Where are you currently employed?
I work for Mass Appeal, a media and content company encompassing publishing and film, television and digital production.
Among the projects I am currently editing are a new, untitled as yet Netflix series about the globalization of hip-hop; The Youth (working title), a feature documentary, funded by the Tribeca Film Festival, about home-grown terrorism in Minneapolis; the US trailer for Kung Fu Yoga, the new Jackie Chan film; the trailer for an Amazon series called Tokyo Vampire Hotel; and a dramatic Japanese web series called Hodo Buzz.
Describe Your Job.
My job is to dance with footage and strike a pose or two in the routine; I find the best moment, rhythm, angle in the footage. Then I put my selects together and come up with a beat, a scene, a show or a film. Nothing forceful, always fluid.
How did you first become interested in this line of work?
I came to the US from my native Japan to go to the film school at the City College of New York. After my graduation and a short stint as a producer at the New York office of Fuji Television, one of Japan’s major networks, I began my career in post-production. A handful of films made me realize my interest in editing. Among them are Wong Kar-Wai’s Days of Being Wild, Godard’s Contempt, Scorsese’s Raging Bull, Kurosawa’s Rashomon, Resnais’ Hiroshima Mon Amour, Coppola’s The Conversation and others.
Who gave you your first break?
I am still waiting to get my first break. I think that editors, or artists in general, should always wait for their “first break” so they can stay hungry. Once you feel you’ve made it, you’ll stop moving forward.
What was your first union job?
In 2006, my first union job was editing The First 48, an A&E reality show about homicide detectives.
Which of your credits or projects have made you the most proud and why?
I am most proud of Newman, a recent documentary feature about a legendary American backwoods inventor, Joseph Newman. For this project, I took over another editor’s cut, came out with a completely different film and salvaged it from the obscurity it was facing. I made it all happen in just three months. After enjoying warm receptions at major festivals, the film recently premiered on Direct TV.
What was your biggest challenge in your job (or on a particular project) and how did you overcome/solve it?
The biggest challenges are collaborations with passive-aggressive bureaucrat types who are narrow-minded, lacking vision or too afraid to think outside the box. And I overcome these difficulties by finding my own moment of Zen.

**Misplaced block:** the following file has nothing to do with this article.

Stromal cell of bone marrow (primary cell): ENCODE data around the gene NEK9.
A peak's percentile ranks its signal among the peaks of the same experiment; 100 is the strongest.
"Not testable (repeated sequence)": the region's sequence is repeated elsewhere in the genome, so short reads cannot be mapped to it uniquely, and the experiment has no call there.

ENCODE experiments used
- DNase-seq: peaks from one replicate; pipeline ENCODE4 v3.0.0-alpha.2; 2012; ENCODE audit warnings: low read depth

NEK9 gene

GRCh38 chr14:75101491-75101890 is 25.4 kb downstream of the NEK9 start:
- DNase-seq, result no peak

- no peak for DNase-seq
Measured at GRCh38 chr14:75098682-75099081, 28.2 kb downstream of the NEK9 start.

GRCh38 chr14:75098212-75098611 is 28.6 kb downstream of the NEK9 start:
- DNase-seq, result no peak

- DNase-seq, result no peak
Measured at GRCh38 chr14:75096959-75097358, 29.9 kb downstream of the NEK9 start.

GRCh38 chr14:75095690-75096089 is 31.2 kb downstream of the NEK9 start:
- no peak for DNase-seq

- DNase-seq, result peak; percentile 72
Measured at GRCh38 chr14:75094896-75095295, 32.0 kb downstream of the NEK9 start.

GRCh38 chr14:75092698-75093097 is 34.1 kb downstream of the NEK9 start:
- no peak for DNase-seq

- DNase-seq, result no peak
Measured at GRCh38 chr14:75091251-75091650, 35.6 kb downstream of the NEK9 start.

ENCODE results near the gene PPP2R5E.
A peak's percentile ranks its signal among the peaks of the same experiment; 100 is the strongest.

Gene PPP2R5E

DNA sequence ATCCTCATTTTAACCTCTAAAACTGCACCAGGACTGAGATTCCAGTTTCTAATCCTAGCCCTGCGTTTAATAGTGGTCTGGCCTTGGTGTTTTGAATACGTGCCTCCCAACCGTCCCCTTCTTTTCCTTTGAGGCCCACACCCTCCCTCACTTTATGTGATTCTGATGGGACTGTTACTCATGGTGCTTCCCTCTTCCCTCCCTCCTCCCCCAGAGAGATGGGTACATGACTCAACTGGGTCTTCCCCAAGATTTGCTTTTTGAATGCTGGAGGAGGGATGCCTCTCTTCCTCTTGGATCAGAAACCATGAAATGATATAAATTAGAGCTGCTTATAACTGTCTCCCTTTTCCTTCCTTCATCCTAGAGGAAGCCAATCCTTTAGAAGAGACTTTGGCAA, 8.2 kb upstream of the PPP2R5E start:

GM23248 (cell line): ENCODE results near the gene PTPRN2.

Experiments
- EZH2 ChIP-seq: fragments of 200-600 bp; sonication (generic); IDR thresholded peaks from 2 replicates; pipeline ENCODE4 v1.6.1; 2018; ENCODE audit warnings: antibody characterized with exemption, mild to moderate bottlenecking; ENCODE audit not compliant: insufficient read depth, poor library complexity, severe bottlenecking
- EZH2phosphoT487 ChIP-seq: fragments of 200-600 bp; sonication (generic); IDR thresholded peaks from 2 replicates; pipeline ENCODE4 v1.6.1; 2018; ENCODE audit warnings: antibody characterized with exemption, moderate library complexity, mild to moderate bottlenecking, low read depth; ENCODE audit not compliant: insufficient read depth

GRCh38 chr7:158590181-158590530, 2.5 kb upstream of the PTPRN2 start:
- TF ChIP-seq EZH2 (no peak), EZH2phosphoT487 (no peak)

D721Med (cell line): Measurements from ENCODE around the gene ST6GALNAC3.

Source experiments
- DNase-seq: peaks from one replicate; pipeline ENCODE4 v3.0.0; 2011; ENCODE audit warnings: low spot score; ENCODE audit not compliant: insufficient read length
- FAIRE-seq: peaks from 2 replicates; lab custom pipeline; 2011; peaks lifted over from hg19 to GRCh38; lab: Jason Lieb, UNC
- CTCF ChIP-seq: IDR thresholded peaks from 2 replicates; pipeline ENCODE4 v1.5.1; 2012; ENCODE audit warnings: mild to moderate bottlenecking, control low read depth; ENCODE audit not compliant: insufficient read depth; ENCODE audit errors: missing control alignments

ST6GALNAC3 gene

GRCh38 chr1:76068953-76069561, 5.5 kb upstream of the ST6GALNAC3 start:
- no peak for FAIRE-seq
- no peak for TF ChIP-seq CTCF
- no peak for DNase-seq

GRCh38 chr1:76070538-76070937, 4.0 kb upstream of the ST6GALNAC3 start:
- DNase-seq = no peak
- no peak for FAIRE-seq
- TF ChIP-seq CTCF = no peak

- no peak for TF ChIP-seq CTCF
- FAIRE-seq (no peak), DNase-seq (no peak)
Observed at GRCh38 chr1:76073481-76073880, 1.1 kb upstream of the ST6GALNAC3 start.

What was the most fun you’ve had at work?
The most fun is having collaborations with talented people who have vision and not afraid to take chances. I call them “feel thinkers.”
Jobwise, what do you hope to be doing five years from now?
In the next five years, I hope to apprentice for Thelma Schoonmaker (LOL). But, seriously, if I get to edit five years from now like she does, or in my 70s like she does now, I will say I am doing my job well.
What are your outside activities, hobbies, passions?
Politics. What else nowadays?
Favorite movie(s)? Why?
Wong Kar-Wai’s Days of Being Wild — Patrick Tam’s editing style is so unique and distinctive, it made me realize that editing is the thing for me.
Favorite TV program(s)? Why?
Polish director Krzysztof Kieslowski’s 10-episode drama Dekalog, produced for Telewizja Polska — apart from its minimalistic and bold editing style, the series is a television milestone on every level.
Do you have an industry mentor?
I consider Mitsuo Watanabe, a well-known producer in Japan, to be my mentor. Working by his side as a producer, I learned diligence, work ethic and how to think outside the box.
What advice would you offer to someone interested in pursuing your line of work?
Stay humble, diplomatic and open-minded. Don’t ever let uncreative and pretentious characters cloud your vision.
Was there ever a circumstance when you had to rely on the Guild for help or assistance?
I rarely do but, with the help of the Guild, I scored some commercial work. The Guild helped me sort out the contract with the client.
Is there anything you’d like to say to your fellow Guild members, some words of encouragement?
In my humble opinion, unions have become more important than ever under the current, corporate-driven administration. We all should keep an eye on the developments for workers’ rights and stay involved in the Guild’s activities as much as we can in our busy schedules.
Compiled by Edward Landler
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